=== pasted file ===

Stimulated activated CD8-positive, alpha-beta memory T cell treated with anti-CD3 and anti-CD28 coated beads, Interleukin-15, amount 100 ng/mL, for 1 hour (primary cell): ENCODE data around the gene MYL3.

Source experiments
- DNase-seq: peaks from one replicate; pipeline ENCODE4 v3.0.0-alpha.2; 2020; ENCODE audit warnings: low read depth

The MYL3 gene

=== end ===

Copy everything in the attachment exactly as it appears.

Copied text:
Stimulated activated CD8-positive, alpha-beta memory T cell treated with anti-CD3 and anti-CD28 coated beads, Interleukin-15, amount 100 ng/mL, for 1 hour (primary cell): ENCODE data around the gene MYL3.

Source experiments
- DNase-seq: peaks from one replicate; pipeline ENCODE4 v3.0.0-alpha.2; 2020; ENCODE audit warnings: low read depth

The MYL3 gene